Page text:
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The End of the Affair

1.

Norman Sherry’s Life of Graham Greene has occupied him continuously and exclusively for twenty-eight years, which may be a record of some kind. Greene died in 1991, having correctly predicted that he would not live to read the second volume (published in 1994). He also prophesied that Sherry would not survive to read the third and last volume, a remark in which one might detect some resentment at the ever-increasing scale and scope of the biography, and regret for having authorized its often embarrassing revelations. The prophecy was happily unfulfilled, but at times it was a close-run thing. Sherry promised to visit every country that Greene had used as a setting for a novel, a vow that took him to some twenty countries, entailing danger, hardship, and at least one life-threatening illness. He admits on the penultimate page of the biography that “reaching the end had often seemed beyond my strength and spirit” and superstitiously left the very last sentence of his narrative unfinished.

It is impossible not to see in the progress of this enormous work a cautionary tale about the perils of literary biography when it becomes an obsessive and all-consuming project, a doomed attempt vicariously to relive the subject’s life and somehow achieve a perfect “fit” between it and his artistic output. “No novel can be believable if the novelist does not acknowledge the truth of his own experiences, even when these are disturbing,” Sherry asserts in the course of this final installment. “Greene needed to deal with his past: and we, in turn, need to excavate his private history.”

There are several debatable propositions here. What does “truth” mean in this context? If we grant that writers often deal with painful and disturbing personal experience in their fictions (and Greene himself wrote that “writing is a form of therapy”), does this not usually involve departing from the empirical facts of such experience—altering them, even inverting them, reinterpreting them, and combining them with purely fictional material? If so, is there not a danger in trying to pin down the sources of characters and events of novels too literally in the writer’s own life? Does a novel become more “believable” when we succeed in doing this? Or less?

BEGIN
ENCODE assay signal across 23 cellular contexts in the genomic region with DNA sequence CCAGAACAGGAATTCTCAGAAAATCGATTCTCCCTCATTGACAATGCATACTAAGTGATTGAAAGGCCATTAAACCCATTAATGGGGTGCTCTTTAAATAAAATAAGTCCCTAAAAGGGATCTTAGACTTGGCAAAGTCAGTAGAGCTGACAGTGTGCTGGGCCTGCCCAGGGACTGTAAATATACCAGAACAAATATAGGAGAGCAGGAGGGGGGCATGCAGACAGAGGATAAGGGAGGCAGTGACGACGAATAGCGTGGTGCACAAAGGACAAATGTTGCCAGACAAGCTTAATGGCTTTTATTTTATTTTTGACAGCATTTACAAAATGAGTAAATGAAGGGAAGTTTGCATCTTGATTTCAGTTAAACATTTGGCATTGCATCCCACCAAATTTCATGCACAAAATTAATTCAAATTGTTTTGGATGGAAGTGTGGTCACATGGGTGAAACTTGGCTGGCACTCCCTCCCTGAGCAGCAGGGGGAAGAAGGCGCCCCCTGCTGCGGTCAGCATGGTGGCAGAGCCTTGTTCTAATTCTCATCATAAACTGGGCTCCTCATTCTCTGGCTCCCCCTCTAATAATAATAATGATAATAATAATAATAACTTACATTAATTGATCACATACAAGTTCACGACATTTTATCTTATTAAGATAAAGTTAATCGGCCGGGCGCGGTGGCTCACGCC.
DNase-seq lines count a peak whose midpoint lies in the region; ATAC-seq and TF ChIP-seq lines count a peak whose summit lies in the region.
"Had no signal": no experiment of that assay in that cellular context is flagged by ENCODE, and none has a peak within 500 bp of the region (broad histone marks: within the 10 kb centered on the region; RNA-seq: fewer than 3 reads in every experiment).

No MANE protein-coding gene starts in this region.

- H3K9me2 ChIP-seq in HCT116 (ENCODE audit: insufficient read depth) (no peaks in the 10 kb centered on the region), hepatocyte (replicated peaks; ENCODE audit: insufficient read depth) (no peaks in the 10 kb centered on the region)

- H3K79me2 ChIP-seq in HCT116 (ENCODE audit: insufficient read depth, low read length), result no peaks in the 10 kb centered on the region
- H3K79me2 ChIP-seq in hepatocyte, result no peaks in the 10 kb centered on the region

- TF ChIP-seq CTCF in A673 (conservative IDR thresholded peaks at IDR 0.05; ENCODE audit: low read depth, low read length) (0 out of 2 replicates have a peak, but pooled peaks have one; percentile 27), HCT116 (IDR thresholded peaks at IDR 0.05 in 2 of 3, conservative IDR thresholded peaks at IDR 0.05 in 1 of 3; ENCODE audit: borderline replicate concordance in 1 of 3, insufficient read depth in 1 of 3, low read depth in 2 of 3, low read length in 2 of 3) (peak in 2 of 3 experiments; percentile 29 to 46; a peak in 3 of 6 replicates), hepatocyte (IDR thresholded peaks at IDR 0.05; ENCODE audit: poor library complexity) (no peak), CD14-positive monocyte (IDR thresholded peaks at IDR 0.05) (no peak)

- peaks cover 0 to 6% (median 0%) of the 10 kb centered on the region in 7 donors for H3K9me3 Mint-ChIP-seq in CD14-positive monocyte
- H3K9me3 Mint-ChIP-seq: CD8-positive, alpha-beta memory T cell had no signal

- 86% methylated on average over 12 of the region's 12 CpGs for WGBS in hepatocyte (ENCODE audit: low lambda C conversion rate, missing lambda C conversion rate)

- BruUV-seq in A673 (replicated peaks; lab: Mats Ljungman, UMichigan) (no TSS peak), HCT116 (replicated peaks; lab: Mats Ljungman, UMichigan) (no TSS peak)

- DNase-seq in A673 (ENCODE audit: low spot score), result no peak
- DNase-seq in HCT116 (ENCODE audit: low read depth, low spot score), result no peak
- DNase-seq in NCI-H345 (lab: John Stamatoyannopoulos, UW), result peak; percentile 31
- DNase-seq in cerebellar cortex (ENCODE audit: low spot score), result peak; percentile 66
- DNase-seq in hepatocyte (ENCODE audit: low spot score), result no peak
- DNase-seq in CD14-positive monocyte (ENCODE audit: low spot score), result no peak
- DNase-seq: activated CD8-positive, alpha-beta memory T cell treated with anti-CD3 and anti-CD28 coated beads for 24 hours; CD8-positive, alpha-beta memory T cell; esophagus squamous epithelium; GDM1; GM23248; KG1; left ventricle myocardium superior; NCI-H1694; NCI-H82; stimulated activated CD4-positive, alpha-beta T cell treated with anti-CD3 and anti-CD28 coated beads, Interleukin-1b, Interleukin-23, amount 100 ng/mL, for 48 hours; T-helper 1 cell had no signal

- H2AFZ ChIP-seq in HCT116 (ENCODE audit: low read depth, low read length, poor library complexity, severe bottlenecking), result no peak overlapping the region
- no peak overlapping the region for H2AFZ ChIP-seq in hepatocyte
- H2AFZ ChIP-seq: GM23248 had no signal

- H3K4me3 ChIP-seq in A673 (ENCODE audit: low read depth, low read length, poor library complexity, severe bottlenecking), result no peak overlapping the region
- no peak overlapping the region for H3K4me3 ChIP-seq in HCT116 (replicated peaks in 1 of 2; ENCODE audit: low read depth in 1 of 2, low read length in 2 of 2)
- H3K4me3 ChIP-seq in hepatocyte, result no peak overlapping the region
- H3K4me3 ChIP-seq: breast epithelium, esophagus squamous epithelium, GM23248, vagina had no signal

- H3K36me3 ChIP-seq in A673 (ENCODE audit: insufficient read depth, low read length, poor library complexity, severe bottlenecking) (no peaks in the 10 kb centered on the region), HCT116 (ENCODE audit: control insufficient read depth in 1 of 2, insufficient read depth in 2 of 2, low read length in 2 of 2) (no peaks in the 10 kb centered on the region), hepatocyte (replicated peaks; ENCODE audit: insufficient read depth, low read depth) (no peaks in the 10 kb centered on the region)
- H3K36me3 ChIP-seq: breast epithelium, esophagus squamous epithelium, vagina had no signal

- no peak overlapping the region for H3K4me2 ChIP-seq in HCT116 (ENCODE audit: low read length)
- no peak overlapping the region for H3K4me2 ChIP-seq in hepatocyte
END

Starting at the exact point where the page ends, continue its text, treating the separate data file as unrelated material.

These are old questions in literary theory, which go back at least as far as the New Criticism’s worry about “the intentional fallacy.” The fact is that the appeal of literary biography is undeniable and irrepressible but aesthetically impure. We are fascinated by the mystery of literary creation, and therefore in the sources of a writer’s inspiration; but we also take a simply inquisitive human interest in the private lives of important writers, especially if they involve behavior that is in any way unusual. Graham Greene was a man whose life offered ample opportunity to satisfy both kinds of curiosity—perhaps so much opportunity that Norman Sherry allowed himself to be overwhelmed and in the end exhausted by it.

His first volume, covering the years between 1904 and 1939, was by far the best, convincingly locating the source of Greene’s obsession with the theme of treachery in his unhappy childhood, and telling vividly and lucidly the absorbing story of his up-and-down early career as a writer, and his remarkable courtship, marriage, and extramarital sexual life. It thoroughly deserved the praise it attracted. The second volume was less satisfying.1 Its thematic organization obscured the narrative line of Greene’s life in the period from 1939 to 1955, but it did memorably contain the stranger-than-fiction story of Greene’s love affair with Catherine Walston, wife of Harry Walston, the British Labour Party politician, which inspired The End of the Affair (dedicated to Catherine).